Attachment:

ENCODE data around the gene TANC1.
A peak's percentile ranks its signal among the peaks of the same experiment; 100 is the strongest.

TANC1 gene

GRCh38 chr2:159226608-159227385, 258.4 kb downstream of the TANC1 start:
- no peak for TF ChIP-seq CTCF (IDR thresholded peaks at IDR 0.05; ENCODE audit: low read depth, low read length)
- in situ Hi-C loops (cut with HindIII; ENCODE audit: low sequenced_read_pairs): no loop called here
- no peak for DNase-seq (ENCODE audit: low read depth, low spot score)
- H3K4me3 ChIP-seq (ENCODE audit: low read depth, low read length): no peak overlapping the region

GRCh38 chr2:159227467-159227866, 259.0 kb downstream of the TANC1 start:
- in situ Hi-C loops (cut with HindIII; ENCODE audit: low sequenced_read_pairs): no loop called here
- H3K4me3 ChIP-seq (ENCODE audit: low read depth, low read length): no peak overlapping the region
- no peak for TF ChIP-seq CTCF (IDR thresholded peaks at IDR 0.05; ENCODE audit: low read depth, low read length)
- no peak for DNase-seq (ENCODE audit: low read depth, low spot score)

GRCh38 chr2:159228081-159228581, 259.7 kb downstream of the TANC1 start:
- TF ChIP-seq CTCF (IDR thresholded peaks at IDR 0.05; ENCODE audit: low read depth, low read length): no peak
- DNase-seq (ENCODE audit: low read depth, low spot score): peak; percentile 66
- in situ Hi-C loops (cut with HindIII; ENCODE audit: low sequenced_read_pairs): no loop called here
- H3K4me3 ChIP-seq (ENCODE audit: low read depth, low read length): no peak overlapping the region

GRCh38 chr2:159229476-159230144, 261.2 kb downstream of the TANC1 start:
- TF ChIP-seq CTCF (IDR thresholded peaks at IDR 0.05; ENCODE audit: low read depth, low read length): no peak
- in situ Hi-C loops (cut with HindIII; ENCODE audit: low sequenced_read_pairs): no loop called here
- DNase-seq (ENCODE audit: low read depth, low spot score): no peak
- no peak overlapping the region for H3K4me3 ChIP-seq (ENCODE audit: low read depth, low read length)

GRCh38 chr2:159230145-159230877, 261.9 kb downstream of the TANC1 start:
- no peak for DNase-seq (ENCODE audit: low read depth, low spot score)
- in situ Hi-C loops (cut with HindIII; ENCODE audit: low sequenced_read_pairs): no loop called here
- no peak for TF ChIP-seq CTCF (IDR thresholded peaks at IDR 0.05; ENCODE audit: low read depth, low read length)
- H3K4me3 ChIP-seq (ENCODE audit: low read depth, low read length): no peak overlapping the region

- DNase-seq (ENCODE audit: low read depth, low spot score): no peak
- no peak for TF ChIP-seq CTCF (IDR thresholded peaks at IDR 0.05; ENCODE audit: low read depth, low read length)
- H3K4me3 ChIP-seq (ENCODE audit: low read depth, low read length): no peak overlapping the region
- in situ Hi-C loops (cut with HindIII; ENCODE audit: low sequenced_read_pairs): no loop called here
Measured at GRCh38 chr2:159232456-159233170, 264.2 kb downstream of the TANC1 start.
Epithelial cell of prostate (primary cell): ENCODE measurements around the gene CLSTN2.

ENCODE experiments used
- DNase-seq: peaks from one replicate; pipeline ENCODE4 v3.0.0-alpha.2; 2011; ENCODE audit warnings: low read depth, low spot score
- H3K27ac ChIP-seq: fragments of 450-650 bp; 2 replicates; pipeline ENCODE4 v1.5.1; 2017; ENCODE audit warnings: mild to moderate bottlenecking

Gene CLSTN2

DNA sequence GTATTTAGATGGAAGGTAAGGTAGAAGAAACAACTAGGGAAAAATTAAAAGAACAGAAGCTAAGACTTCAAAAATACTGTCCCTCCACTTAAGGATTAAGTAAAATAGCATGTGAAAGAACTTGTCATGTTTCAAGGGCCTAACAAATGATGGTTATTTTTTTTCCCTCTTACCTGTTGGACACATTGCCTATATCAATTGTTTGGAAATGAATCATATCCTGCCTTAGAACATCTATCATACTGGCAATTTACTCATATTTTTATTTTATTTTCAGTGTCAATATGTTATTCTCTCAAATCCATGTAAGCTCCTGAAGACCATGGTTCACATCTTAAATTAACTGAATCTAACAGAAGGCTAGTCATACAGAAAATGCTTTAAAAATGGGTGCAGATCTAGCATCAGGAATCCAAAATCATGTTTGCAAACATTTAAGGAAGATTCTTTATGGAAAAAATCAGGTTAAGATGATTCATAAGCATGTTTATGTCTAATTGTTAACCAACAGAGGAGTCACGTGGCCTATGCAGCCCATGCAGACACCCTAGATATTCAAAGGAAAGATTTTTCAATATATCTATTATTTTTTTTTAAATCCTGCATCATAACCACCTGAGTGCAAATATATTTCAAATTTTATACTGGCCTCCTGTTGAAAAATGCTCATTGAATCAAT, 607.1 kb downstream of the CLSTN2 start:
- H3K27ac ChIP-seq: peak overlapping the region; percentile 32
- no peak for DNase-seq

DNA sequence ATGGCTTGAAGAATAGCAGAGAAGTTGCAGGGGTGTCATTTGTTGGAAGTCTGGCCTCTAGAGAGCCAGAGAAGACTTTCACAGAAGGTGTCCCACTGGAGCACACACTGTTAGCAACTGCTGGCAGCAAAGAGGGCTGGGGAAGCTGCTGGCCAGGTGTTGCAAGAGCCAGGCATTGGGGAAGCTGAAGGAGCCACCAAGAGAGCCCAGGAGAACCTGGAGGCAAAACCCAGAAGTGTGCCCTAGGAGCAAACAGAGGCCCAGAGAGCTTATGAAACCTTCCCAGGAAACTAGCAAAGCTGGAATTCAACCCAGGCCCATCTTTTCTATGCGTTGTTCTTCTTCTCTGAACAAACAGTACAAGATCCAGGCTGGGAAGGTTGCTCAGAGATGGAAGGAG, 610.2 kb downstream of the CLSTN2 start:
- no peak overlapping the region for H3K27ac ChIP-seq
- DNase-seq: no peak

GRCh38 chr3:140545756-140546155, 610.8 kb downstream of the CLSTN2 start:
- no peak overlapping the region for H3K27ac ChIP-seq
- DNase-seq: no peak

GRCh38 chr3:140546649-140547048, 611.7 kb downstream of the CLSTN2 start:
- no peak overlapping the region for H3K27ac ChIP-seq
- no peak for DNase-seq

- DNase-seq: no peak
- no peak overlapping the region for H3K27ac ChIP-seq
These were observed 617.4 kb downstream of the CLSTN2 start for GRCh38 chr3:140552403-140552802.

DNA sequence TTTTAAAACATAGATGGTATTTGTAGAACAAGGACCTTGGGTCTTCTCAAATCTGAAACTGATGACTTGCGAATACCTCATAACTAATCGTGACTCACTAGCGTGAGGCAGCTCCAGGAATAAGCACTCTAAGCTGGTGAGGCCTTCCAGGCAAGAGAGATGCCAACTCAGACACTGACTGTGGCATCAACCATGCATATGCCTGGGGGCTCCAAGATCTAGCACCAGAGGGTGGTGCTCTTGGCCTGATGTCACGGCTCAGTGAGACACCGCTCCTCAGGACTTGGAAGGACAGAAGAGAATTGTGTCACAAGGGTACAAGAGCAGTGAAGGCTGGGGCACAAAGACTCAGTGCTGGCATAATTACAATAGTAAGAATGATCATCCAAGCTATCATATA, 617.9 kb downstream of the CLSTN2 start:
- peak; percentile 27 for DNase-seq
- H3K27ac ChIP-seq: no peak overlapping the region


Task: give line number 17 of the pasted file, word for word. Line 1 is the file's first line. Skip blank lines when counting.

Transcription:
- in situ Hi-C loops (cut with HindIII; ENCODE audit: low sequenced_read_pairs): no loop called here